●Men and women of child-bearing potential should receive counseling about the potential effect of treatment on their fertility and options for fertility-preserving measures. Given the urgent need for treatment with BL, options for women are limited, but men can often participate in sperm banking. (See "Fertility and reproductive hormone preservation: Overview of care prior to gonadotoxic therapy or surgery".)
General approaches to the diagnostic work-up and staging of non-Hodgkin lymphoma are presented separately (table 1). (See "Clinical presentation and initial evaluation of non-Hodgkin lymphoma" and "Pretreatment evaluation and staging of non-Hodgkin lymphomas".)
There is a significant risk of tumor lysis syndrome in patients treated for BL. This syndrome is best prevented via appropriate treatment with aggressive intravenous hydration, rasburicase, and correction of any prior electrolyte disturbances and elements of reversible renal failure (table 2). (See "Tumor lysis syndrome: Prevention and treatment", section on 'Clinical impact of tumor lysis syndrome'.)
INITIAL TREATMENT — The standard of care for BL has yet to be defined and our preferred treatment approach is to enroll patients in well-controlled cooperative research trials. However, for patients who are not candidates for such trials or for those who choose not to participate, we use aggressive combination chemotherapy with central nervous system (CNS) prophylaxis. Dose reduction should be avoided if at all possible and therapy should be initiated quickly. At our institutions, we aim to start therapy within 48 hours of encountering a patient with suspected BL.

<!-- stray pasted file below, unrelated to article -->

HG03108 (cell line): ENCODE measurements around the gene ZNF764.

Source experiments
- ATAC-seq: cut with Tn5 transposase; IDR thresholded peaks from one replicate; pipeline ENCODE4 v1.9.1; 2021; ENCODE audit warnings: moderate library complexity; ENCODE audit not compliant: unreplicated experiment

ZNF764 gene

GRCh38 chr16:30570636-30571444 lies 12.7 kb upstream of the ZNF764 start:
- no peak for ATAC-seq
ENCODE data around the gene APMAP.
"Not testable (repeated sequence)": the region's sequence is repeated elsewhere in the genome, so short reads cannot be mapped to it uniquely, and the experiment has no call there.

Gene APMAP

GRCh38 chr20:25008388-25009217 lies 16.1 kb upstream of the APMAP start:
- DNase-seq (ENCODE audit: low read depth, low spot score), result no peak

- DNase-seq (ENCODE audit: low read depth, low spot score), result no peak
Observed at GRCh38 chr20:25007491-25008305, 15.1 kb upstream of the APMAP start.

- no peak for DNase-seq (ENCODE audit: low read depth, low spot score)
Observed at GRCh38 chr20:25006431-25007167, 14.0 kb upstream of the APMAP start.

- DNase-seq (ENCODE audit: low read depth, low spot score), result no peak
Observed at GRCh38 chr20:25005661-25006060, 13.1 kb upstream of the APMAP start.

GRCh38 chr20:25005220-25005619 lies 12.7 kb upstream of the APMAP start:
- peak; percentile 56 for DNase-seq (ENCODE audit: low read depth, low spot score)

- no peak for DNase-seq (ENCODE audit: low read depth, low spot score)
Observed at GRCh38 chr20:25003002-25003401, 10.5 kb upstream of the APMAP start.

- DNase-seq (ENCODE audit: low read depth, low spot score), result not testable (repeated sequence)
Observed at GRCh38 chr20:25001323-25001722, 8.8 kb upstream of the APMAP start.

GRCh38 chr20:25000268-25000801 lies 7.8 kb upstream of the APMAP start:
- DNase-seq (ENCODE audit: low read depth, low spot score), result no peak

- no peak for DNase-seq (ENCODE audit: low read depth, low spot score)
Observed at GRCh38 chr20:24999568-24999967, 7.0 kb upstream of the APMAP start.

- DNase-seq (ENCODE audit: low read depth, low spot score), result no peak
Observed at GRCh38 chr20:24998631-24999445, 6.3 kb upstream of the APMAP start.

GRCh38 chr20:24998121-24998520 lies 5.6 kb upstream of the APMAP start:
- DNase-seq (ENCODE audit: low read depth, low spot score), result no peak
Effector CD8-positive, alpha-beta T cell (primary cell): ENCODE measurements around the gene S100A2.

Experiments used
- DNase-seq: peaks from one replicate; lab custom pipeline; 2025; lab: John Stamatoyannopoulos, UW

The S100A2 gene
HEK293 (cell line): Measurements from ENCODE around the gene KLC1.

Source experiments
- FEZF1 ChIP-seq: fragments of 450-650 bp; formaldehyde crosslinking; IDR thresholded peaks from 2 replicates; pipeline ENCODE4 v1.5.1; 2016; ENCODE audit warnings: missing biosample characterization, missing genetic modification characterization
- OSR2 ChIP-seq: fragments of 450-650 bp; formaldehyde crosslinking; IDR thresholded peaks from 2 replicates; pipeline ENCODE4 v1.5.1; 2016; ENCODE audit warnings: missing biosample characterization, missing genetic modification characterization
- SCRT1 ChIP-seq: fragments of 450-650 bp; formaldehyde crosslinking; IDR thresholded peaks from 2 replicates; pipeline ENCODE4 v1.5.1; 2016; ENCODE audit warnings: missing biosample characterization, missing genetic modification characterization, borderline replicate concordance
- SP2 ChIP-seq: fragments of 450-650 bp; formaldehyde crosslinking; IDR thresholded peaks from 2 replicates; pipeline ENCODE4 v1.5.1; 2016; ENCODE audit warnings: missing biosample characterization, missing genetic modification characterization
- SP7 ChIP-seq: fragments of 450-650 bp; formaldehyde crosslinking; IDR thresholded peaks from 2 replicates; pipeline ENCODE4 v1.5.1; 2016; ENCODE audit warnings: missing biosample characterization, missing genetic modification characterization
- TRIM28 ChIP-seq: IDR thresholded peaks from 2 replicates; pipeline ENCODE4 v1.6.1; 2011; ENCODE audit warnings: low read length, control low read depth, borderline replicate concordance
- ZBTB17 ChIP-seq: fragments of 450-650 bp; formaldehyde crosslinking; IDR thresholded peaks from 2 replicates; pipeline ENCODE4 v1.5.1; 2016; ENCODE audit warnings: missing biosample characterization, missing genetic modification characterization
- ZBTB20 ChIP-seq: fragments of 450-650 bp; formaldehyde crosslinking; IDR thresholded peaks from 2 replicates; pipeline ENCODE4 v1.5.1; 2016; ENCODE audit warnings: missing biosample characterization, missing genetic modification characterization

As response to chemotherapy is rapid and disease is inevitably diffuse, there is no role for radiation therapy in BL, even in patients with localized disease. In addition, surgery is no longer employed in BL. Most patients with BL can be treated according to the method outlined below. Patients with AIDS-related lymphoma, cardiac disease, central nervous system involvement at presentation, and older adults require special consideration. Treatment of these patient populations is presented below. (See 'Special scenarios' below.)
Choice of chemotherapy — Patients with BL require intensive, frequent multi-agent therapy with adequate CNS prophylaxis. Less intensive regimens (eg, CHOP) used in other subtypes of non-Hodgkin lymphoma are not adequate therapy as they result in frequent relapses [1,2]. In addition, approximately 30 to 50 percent of patients will develop CNS relapse if CNS prophylaxis is not given . With the incorporation of CNS prophylaxis, CNS relapse rates have dropped to approximately 6 to 11 percent [4,5].
Chemotherapy regimens used for adults with BL have been adapted from those used in children [6,7]. There have been no randomized trials and it is virtually impossible to compare regimens because single-arm trials have differed in their diagnostic criteria, staging, and age of subjects included.
There are three main treatment approaches that have been used in adults with BL. While initial studies did not include rituximab therapy, rituximab is now routinely incorporated into the treatment of these patients (beginning with cycle 2). The addition of rituximab to these regimens may improve outcomes. (See 'Incorporation of rituximab' below.)